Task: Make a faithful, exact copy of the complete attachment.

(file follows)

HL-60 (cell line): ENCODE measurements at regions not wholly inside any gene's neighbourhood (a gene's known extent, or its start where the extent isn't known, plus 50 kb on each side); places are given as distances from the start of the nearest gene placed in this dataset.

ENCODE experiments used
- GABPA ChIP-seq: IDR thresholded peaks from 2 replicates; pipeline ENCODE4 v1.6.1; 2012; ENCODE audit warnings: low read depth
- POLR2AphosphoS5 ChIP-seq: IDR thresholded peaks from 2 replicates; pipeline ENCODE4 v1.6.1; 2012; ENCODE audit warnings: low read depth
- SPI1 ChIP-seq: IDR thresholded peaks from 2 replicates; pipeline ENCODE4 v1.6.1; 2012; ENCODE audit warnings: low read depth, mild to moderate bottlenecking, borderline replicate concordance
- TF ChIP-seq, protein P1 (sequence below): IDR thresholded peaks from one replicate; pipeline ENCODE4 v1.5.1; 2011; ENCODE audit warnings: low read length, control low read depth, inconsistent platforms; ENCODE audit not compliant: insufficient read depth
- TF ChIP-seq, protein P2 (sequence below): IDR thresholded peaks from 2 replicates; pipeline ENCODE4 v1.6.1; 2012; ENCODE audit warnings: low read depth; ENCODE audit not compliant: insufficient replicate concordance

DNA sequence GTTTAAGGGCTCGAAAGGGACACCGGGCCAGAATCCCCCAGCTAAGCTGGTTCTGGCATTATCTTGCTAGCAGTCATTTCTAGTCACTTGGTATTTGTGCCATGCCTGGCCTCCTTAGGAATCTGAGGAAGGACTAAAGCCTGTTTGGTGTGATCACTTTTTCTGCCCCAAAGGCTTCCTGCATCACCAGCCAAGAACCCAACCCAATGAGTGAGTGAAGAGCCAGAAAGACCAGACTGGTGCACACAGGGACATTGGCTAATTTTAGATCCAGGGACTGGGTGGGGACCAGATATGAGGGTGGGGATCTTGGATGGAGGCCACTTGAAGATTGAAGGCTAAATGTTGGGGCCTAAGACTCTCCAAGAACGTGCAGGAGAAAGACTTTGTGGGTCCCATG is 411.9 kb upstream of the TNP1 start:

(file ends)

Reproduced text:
HL-60 (cell line): ENCODE measurements at regions not wholly inside any gene's neighbourhood (a gene's known extent, or its start where the extent isn't known, plus 50 kb on each side); places are given as distances from the start of the nearest gene placed in this dataset.

ENCODE experiments used
- GABPA ChIP-seq: IDR thresholded peaks from 2 replicates; pipeline ENCODE4 v1.6.1; 2012; ENCODE audit warnings: low read depth
- POLR2AphosphoS5 ChIP-seq: IDR thresholded peaks from 2 replicates; pipeline ENCODE4 v1.6.1; 2012; ENCODE audit warnings: low read depth
- SPI1 ChIP-seq: IDR thresholded peaks from 2 replicates; pipeline ENCODE4 v1.6.1; 2012; ENCODE audit warnings: low read depth, mild to moderate bottlenecking, borderline replicate concordance
- TF ChIP-seq, protein P1 (sequence below): IDR thresholded peaks from one replicate; pipeline ENCODE4 v1.5.1; 2011; ENCODE audit warnings: low read length, control low read depth, inconsistent platforms; ENCODE audit not compliant: insufficient read depth
- TF ChIP-seq, protein P2 (sequence below): IDR thresholded peaks from 2 replicates; pipeline ENCODE4 v1.6.1; 2012; ENCODE audit warnings: low read depth; ENCODE audit not compliant: insufficient replicate concordance

DNA sequence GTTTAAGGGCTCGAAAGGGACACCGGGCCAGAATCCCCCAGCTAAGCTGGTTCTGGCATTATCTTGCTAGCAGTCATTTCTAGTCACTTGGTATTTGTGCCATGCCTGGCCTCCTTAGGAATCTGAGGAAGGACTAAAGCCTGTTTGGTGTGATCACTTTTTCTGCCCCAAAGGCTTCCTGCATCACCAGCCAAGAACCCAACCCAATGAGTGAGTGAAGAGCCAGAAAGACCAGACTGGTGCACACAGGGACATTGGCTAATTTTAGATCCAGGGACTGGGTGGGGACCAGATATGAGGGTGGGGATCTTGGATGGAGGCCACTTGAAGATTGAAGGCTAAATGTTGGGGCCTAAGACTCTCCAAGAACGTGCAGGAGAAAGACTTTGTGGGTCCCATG is 411.9 kb upstream of the TNP1 start: